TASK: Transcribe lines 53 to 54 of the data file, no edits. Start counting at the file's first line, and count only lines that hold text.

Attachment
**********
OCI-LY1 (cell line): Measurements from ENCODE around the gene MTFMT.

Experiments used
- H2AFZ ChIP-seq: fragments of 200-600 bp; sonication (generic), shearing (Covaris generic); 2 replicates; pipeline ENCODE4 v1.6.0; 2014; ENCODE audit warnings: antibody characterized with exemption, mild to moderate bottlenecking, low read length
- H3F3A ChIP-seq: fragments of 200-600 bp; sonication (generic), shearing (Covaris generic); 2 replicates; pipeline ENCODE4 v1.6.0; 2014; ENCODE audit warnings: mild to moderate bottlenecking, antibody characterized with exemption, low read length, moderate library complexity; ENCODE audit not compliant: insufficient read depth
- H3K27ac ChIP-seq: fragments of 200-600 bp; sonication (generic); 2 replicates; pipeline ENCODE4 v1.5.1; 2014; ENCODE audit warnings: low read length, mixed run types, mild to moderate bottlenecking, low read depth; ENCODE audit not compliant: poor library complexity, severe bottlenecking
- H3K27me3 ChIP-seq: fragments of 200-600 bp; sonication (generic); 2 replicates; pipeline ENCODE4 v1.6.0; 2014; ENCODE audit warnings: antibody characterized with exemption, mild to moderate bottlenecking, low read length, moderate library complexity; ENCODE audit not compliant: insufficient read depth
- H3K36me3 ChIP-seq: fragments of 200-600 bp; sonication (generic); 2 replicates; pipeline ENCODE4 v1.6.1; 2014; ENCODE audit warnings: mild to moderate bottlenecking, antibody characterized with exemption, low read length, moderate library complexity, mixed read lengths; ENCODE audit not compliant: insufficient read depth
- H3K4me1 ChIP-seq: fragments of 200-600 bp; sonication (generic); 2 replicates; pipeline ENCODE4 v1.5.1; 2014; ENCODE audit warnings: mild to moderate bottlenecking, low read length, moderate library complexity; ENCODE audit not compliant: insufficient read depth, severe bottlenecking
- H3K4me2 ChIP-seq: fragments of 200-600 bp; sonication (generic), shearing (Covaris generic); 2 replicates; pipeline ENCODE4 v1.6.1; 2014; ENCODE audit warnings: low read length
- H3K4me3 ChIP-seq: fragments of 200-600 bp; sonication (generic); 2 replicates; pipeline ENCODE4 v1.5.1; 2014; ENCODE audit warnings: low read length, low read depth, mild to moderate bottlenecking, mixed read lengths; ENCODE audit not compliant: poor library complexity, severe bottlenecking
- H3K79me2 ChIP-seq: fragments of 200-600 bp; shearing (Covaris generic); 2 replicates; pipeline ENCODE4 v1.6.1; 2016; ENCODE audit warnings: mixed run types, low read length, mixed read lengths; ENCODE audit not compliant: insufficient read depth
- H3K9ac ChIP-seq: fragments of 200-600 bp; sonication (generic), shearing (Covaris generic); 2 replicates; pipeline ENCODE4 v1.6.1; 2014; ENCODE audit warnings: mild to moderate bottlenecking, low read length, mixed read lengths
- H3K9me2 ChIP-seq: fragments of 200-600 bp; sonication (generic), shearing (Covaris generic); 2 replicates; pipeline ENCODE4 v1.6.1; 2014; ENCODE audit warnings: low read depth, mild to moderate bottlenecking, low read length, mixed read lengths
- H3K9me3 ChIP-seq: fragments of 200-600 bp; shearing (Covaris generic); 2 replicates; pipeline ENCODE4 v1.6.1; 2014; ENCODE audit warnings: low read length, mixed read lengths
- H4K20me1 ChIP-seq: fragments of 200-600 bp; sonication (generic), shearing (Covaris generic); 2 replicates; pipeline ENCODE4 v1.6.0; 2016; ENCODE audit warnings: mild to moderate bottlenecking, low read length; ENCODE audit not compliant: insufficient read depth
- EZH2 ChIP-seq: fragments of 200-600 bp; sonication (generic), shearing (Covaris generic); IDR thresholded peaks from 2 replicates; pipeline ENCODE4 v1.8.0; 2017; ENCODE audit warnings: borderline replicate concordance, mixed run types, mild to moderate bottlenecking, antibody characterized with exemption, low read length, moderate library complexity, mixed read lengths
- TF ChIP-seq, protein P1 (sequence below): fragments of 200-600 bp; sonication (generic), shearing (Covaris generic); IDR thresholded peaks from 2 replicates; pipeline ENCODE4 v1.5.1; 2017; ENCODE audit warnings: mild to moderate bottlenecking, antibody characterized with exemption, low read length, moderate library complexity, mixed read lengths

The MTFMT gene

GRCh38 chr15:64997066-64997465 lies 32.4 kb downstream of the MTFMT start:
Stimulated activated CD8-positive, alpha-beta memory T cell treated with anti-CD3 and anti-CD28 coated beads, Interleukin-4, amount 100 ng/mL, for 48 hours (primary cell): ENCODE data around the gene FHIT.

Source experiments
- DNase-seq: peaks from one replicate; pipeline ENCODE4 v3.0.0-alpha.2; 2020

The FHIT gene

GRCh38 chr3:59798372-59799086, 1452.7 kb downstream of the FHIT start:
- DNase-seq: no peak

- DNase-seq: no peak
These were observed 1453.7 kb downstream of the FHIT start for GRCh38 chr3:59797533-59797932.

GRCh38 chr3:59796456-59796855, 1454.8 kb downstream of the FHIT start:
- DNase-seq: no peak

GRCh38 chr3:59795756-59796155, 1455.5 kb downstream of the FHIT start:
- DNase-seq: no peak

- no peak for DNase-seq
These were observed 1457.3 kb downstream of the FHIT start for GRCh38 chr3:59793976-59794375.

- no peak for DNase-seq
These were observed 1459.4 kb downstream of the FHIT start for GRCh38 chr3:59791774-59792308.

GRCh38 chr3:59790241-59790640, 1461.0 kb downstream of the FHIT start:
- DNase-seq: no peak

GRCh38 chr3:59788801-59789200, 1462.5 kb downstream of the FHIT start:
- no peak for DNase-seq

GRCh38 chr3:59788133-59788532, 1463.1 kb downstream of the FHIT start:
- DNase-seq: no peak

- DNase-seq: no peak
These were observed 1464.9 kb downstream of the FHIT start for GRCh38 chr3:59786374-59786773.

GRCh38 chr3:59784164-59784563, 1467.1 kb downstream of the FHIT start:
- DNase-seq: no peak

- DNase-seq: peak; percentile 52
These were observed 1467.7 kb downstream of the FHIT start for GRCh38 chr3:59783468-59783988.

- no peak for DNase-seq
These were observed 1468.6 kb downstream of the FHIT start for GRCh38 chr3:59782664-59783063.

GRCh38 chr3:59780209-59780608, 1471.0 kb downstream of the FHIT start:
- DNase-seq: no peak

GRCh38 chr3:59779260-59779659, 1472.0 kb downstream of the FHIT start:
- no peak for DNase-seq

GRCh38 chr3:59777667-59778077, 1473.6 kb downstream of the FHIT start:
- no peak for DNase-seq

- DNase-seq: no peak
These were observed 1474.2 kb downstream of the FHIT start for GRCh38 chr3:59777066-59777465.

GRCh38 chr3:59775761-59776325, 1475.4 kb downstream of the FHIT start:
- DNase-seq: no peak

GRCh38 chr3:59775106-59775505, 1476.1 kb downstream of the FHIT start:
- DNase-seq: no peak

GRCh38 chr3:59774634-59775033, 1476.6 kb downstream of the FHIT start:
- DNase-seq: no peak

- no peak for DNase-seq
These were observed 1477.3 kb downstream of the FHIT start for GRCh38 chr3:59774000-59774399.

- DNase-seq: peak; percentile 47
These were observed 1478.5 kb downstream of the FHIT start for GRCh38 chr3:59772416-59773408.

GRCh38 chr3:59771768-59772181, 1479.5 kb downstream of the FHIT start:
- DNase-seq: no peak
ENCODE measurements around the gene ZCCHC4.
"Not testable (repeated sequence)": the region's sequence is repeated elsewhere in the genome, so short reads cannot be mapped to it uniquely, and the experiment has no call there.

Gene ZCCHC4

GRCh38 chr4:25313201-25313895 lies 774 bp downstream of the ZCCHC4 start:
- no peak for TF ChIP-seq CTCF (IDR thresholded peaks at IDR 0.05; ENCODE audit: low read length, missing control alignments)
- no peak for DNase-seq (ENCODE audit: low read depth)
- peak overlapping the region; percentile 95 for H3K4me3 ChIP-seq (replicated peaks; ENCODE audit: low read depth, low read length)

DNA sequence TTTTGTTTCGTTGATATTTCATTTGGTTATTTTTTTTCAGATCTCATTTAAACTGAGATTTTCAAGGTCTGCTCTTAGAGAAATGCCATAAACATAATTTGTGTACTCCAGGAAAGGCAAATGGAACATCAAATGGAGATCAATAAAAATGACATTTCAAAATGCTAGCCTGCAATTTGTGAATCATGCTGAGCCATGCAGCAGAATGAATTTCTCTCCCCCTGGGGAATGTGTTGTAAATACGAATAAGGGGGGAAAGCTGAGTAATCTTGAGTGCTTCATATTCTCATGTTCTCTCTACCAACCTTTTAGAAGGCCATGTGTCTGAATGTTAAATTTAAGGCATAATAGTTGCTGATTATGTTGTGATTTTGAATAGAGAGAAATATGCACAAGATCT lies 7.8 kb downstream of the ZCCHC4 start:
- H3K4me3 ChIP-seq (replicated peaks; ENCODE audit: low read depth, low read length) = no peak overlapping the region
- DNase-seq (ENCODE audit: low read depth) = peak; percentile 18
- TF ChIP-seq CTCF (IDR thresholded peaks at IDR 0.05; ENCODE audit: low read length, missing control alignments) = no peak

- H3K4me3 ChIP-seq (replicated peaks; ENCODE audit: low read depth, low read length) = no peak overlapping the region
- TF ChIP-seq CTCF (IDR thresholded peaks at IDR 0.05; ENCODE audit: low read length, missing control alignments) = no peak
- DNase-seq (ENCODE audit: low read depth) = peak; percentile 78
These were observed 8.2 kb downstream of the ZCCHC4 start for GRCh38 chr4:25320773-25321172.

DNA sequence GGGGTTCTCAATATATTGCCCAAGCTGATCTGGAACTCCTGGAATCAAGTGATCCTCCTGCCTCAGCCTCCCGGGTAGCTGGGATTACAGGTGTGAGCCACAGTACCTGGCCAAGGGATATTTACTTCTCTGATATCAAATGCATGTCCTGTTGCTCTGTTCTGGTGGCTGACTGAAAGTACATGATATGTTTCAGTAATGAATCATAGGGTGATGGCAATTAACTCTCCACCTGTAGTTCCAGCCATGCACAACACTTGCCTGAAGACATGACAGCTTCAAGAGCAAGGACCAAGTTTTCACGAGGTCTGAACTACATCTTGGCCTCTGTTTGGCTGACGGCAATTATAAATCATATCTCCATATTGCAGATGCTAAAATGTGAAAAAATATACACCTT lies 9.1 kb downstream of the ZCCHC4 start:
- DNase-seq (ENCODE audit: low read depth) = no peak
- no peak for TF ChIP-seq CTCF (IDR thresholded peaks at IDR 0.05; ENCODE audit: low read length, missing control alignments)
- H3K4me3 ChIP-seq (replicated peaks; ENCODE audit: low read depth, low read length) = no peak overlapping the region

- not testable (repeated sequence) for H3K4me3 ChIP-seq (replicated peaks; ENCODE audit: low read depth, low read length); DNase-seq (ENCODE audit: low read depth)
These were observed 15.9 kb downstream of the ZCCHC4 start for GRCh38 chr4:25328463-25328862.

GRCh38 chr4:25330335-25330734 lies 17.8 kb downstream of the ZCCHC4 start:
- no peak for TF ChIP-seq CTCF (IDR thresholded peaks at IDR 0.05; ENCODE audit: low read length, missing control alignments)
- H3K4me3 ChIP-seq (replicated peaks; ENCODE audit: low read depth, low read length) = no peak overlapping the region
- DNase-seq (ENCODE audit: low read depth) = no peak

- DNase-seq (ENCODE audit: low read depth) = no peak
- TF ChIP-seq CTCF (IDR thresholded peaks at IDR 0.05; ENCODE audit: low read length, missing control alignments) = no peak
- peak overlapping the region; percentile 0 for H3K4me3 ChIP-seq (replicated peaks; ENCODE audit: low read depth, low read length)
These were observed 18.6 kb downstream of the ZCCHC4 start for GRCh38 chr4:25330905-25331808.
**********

- no peak for DNase-seq

GRCh38 chr3:59777667-59778077, 1473.6 kb downstream of the FHIT start: